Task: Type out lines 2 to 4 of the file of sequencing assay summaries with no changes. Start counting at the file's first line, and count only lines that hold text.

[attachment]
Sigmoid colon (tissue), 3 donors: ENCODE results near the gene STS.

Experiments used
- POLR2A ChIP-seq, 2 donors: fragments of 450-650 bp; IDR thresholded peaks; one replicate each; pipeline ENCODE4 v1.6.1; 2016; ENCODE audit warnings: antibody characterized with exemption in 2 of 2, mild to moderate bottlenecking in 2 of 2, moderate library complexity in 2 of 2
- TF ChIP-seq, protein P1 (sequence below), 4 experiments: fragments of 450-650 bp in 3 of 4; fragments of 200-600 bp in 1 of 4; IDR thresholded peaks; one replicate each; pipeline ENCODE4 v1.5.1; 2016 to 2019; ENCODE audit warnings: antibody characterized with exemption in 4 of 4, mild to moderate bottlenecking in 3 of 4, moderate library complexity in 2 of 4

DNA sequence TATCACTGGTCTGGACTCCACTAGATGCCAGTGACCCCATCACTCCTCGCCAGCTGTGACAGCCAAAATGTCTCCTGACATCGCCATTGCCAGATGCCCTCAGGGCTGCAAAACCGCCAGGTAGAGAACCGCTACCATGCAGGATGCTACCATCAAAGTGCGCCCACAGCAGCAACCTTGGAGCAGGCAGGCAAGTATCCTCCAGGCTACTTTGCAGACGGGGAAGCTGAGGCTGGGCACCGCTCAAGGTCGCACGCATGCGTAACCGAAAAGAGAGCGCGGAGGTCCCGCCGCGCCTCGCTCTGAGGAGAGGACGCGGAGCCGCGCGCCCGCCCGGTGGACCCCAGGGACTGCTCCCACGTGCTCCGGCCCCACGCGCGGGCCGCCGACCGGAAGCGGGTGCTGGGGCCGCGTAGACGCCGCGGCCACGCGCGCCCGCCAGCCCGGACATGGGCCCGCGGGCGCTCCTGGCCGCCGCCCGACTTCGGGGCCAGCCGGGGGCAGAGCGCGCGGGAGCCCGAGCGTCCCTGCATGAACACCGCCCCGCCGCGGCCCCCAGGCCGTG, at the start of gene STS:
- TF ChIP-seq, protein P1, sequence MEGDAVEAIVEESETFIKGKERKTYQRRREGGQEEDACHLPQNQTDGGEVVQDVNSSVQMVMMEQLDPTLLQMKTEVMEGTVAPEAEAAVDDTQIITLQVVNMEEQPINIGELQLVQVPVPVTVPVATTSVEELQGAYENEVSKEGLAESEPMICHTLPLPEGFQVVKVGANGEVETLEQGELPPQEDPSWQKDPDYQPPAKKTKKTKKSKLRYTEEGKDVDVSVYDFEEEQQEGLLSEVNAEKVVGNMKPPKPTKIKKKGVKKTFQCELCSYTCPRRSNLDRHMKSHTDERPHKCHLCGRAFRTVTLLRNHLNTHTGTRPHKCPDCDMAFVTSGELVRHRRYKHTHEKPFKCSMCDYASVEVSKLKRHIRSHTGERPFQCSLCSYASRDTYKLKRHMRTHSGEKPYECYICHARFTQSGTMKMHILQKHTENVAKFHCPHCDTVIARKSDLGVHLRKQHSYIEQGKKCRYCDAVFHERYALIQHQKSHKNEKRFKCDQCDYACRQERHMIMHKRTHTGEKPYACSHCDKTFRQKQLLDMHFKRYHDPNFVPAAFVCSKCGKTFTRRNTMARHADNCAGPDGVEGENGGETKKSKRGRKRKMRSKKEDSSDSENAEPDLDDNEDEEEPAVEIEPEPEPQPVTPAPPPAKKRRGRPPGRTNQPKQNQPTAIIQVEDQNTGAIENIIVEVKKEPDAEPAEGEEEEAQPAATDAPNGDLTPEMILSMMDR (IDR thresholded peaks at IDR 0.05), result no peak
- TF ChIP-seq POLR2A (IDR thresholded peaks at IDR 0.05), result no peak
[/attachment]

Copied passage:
Experiments used
- POLR2A ChIP-seq, 2 donors: fragments of 450-650 bp; IDR thresholded peaks; one replicate each; pipeline ENCODE4 v1.6.1; 2016; ENCODE audit warnings: antibody characterized with exemption in 2 of 2, mild to moderate bottlenecking in 2 of 2, moderate library complexity in 2 of 2
- TF ChIP-seq, protein P1 (sequence below), 4 experiments: fragments of 450-650 bp in 3 of 4; fragments of 200-600 bp in 1 of 4; IDR thresholded peaks; one replicate each; pipeline ENCODE4 v1.5.1; 2016 to 2019; ENCODE audit warnings: antibody characterized with exemption in 4 of 4, mild to moderate bottlenecking in 3 of 4, moderate library complexity in 2 of 4